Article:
I just finished reading Isabelle Stengers’ great book Cosmopolitiques (originally published in seven brief volumes, now available in two paperbacks; unfortunately, it has not yet been translated into English). It’s a dense and rich book, of something like 650 pages, and it’s forced me to rethink a lot of things. I’ve said before that I think Stengers is our best guide to the “science wars” of the last decade or two, and more generally, to the philosophy of science. In Cosmopolitiques, she massively extends and expands upon what she wrote in earlier books like The Invention of Modern Science.

Stengers, like Bruno Latour, wants us to give up the claim to absolute supremacy that is the greatest legacy of post-Enlightenment modernity. The point is not to abandon science, nor to see it (in cultural-relativist terms) as lacking objective validity. The problem is not with science’s actual, particular positive claims; but rather with its pretensions to universality, its need to deny the validity of all claims and practices other than its own. What Stengers, rightly, wants to take down is the “mobilization” of science as a war machine, which can only make its positive claims by destroying all other discourses and points of view: science presenting itself as rational and as objectively “true,” whereas all other discourses are denounced as superstitious, irrational, grounded in mere “belief,” etc. Stengers isn’t opposing genetics research, for instance, but she is opposing the claim that somehow the “truth” of “human nature” can be found in the genome and nowhere else. She’s opposing Edward O. Wilson’s “consilience” (with its at proclamation that positive science can and will replace psychology, literature, philosophy, religion, and all other “humanistic” forms of knowledge) and Steven Pinker’s reductive, naive and incredibly arrogant and pretentious account of “how the mind works”; not to mention the absurd efforts of “quantitative” social scientists (economists, political scientists, and sociologists) to imagine themselves as arriving at “truth” by writing equations that emulate those of physics.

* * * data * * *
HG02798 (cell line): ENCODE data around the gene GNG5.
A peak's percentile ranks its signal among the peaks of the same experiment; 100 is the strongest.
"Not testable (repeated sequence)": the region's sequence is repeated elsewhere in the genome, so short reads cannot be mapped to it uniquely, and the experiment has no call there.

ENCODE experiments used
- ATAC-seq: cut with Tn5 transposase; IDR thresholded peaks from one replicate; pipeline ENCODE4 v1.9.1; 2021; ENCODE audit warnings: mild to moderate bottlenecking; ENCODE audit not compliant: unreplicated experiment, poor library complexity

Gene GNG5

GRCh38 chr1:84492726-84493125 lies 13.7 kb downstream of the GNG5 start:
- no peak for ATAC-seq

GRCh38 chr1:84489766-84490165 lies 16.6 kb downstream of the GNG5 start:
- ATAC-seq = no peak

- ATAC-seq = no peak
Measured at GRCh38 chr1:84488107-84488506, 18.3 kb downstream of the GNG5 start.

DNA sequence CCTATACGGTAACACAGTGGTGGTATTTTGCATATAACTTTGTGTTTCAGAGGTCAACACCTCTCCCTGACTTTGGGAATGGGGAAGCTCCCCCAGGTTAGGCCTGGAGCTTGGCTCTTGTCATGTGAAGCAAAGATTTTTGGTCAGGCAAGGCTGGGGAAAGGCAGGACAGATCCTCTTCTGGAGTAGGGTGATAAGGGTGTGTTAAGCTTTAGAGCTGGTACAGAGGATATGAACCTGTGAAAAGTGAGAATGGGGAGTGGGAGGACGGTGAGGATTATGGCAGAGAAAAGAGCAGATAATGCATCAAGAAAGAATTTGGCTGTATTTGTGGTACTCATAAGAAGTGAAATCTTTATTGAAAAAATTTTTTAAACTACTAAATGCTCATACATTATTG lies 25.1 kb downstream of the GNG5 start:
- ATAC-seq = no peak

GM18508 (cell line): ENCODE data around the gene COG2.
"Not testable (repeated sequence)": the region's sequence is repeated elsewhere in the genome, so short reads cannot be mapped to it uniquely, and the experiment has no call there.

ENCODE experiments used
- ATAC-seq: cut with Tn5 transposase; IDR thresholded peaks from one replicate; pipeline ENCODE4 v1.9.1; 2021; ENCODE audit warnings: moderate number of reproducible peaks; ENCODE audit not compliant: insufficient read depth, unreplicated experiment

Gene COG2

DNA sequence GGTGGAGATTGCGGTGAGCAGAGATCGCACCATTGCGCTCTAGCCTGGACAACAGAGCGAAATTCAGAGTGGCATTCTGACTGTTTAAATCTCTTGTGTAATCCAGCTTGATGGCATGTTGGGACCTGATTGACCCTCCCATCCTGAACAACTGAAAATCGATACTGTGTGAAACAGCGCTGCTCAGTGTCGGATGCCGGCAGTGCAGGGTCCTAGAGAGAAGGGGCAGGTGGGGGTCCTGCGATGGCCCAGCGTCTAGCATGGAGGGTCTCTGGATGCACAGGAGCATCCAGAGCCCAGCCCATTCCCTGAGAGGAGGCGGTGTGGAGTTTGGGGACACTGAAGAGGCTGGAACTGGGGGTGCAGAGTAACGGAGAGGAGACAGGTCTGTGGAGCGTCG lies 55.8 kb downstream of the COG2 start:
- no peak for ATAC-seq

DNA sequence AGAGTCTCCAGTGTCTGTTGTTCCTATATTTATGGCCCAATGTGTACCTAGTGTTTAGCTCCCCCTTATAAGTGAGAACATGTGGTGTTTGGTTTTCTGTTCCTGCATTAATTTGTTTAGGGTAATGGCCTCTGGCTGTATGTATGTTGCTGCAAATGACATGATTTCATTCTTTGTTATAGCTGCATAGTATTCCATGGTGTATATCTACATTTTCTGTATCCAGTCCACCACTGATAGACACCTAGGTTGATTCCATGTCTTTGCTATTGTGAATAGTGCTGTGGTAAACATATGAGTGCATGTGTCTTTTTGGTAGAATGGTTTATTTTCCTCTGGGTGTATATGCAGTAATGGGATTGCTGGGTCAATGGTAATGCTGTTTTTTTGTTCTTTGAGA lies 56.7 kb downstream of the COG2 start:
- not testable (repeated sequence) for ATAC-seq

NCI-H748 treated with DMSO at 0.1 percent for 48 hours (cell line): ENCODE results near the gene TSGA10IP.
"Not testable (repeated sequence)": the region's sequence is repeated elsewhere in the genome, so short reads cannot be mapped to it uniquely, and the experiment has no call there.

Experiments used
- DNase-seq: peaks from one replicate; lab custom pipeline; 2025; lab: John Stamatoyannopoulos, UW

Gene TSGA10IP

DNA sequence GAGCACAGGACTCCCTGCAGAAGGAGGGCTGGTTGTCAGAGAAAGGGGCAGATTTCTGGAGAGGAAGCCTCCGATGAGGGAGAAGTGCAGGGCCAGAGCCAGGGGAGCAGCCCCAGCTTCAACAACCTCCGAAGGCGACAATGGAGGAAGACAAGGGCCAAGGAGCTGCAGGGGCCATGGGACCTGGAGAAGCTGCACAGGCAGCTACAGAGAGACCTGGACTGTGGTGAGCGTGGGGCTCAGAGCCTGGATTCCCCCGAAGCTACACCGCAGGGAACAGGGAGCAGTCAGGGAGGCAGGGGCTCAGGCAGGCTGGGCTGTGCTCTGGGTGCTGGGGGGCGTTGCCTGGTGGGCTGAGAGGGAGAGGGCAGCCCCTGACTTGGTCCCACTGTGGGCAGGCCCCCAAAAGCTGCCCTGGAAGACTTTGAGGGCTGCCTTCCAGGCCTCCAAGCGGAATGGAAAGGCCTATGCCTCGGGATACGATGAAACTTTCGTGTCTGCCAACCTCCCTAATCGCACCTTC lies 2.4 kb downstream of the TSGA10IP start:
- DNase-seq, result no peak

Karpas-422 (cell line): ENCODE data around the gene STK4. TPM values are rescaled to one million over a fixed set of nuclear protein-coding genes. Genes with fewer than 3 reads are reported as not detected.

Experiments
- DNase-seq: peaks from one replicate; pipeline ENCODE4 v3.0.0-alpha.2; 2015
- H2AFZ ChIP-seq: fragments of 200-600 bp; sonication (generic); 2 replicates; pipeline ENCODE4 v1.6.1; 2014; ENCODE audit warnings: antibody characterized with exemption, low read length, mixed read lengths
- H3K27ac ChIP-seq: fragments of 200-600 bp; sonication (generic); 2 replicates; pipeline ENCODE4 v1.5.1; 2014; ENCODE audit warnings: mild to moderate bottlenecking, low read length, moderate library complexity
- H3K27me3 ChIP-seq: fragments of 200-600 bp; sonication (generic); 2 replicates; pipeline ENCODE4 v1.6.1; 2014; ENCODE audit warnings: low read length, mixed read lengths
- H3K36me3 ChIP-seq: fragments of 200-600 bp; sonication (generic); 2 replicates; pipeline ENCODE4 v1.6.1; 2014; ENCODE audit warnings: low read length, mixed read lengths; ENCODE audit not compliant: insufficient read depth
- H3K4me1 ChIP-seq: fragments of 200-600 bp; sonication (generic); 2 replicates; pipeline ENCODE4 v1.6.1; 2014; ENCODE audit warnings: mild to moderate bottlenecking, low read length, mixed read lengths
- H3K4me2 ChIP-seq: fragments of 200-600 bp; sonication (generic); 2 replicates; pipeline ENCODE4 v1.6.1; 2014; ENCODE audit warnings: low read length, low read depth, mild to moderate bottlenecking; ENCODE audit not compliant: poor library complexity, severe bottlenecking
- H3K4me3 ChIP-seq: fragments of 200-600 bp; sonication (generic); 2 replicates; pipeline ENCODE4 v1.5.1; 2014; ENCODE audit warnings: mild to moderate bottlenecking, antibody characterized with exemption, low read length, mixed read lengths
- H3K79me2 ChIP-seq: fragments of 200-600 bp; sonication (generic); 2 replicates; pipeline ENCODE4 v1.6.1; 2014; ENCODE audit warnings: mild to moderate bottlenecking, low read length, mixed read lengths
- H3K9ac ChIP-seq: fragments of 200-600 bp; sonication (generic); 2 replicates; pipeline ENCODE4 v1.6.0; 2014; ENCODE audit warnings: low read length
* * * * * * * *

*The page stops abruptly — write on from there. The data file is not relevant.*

Stengers wants to understand science in the specificity of its practices, and thereby to reject its transcendent claims, its claims to foundational status which are always made by detaching it from its actual, concrete practices. She defines her own approach as, philosophically, a “constructivist” one. Constructivism in philosophy is non-foundationalist: it denies that truth somehow comes first, denies that it is just there in the world or in the mind. Instead, constructivism looks at how truths are produced through various processes and practices. This does not mean that truth is merely a subjective, human enterprise, either: the practices and processes that produce truths are not just human ones. (Here, Stengers draws profitably upon Whitehead, about whom she has written extensively). For modern science, the constructivist question is to determine how this practice is able (unlike most other human practices, at least) to produce objects that have lives of their own, as it were, so that they remain “answerable” for their actions in the world independently of the laboratory conditions under which they were initially elucidated. This is what makes neutrinos and microbes, for instance, different from codes of justice, or from money, or from ancestral spirits that may be haunting someone. The point of the constructivist approach is to see how these differences work, without thereby asserting that scientific objects are therefore objective, and out there in the world, while all the other sorts of objects would be merely subjective or imaginary or irrational or just inside our heads. The point is not to say that scientific objects are “socially constructed” rather than “objectively true,” but precisely to get away from this binary alternative, when it comes to considering either scientific practices and objects, or (for instance) religious practices and objects.